The Vincennes City Cemetery is made up of three sections of land named “Greenlawn,” “Fairview,” and “Memorial Park.” Greenlawn, dating all the way back to 1788, is recognized as being the oldest public cemetery in the state of Indiana. It was once known as the “Public Burying Ground” (to distinguish it from the existing Catholic Cemetery) and is pretty much a “who’s who” of Indiana’s colorful history. In 1898 the city expanded the cemetery by adding the new “Fairview” section. In 1938, with the help of Works Progress Administration (WPA) labor, it was expanded again with the “Memorial Park'' addition. The WPA was a part of the “New Deal” and was a federal project established to create jobs and to help stimulate the economy during the Great Depression.
Located in Greenlawn, the oldest legible stone in the cemetery dates to 1815 and belongs to Dolly Blackman. Unfortunately, after an exhaustive search, not much more is known about her. There is a stone in the rear of Greenlawn Cemetery that is badly discolored. It is believed that its discoloration was caused by a lightning strike.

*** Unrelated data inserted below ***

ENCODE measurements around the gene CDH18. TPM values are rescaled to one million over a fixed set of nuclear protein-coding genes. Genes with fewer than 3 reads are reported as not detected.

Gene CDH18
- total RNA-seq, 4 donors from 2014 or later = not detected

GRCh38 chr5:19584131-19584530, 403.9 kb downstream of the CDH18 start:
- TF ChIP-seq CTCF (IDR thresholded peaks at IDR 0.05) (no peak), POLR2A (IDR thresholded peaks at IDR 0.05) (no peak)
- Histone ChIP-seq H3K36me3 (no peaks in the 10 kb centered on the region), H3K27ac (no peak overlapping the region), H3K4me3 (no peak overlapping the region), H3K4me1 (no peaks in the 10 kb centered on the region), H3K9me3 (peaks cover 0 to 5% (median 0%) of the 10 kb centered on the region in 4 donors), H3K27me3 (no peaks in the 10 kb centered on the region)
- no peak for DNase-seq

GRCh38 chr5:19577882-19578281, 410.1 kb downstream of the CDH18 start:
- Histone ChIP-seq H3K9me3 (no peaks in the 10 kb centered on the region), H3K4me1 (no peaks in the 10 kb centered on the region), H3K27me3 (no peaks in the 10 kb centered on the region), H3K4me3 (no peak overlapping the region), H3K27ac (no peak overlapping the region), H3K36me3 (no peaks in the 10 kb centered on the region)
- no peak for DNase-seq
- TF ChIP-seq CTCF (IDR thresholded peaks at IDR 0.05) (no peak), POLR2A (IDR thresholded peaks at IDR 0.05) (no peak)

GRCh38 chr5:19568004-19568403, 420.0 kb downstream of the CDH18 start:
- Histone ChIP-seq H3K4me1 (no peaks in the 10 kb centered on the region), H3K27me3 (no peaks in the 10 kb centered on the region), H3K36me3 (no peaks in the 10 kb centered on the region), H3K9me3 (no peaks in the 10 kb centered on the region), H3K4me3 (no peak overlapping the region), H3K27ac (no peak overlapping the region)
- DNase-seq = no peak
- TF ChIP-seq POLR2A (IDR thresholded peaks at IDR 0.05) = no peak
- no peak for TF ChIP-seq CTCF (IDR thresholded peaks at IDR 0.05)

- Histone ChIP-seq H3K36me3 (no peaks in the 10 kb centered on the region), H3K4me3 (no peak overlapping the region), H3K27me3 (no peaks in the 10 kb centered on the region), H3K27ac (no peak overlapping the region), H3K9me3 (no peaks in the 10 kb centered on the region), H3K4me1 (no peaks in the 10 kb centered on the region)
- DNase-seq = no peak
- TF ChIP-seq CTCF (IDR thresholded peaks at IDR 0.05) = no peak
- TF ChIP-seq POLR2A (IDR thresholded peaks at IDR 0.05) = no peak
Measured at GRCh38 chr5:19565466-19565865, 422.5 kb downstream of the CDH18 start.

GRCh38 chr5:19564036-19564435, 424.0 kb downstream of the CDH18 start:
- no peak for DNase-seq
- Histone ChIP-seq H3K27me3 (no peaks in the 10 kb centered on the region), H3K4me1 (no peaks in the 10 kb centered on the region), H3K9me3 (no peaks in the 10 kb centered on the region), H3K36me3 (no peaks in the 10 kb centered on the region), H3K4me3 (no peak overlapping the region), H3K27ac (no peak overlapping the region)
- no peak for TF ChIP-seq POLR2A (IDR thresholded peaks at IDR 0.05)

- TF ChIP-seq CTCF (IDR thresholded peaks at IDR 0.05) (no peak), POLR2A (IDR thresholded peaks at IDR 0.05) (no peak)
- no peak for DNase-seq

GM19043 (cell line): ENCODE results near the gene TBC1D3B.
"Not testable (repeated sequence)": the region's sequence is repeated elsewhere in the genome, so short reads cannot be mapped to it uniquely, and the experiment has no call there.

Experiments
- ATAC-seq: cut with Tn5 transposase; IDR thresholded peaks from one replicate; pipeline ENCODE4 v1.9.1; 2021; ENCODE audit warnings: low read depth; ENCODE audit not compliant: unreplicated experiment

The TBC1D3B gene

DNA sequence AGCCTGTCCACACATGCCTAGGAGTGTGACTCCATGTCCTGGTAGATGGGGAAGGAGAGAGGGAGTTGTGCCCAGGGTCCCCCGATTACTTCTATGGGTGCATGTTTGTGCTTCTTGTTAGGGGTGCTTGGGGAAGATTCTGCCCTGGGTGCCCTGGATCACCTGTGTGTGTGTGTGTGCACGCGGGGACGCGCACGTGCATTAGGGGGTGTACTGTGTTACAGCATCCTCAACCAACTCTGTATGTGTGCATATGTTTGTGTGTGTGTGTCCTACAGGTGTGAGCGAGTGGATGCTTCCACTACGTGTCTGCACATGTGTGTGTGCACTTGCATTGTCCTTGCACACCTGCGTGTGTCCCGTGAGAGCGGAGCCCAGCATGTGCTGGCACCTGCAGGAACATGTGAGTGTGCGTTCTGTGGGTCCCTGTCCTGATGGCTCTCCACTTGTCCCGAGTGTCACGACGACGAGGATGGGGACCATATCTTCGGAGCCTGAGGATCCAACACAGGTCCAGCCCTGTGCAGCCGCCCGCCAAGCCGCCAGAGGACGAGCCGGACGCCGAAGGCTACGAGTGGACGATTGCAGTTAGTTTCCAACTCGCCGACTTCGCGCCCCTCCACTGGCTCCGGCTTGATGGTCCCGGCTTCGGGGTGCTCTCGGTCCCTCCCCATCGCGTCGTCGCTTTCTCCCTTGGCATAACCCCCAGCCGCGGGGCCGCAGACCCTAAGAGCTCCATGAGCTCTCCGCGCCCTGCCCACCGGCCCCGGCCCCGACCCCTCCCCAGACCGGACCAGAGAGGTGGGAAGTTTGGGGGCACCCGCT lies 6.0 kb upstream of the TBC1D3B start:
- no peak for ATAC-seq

Israel Brown was a man who liberated himself from slavery in Georgia and came to live in Vincennes during the Civil War. He was active in the community and became an elder in the African Methodist Episcopal Church here. In 1902, he said that markings appeared on the walls of his house, the religious Brown saw divine images in them. The events were reported in newspapers around the country, even in Georgia. Brown’s long-lost wife, whom he had not seen since before he left Georgia, and whom he had believed was dead, contacted him after seeing the newspaper coverage. The two were reunited after more than 43 years apart. Israel Brown is buried in Fairview section J1, in lot #151.
In 1940, “Babyland” was added for infants. It is speculated that this section may have been added to create a less-expensive burial option for people with little financial resources or possibly a way to save space within the cemetery. During the dedication ceremony for Babyland, airplanes flew high above in formation and dropped flowers to the ground below as a gesture of respect.
In 2017, the first interment was made in a section of the cemetery that had recently been designated as a veteran’s section. The cemetery now includes land for future growth that is currently being utilized as a youth soccer field.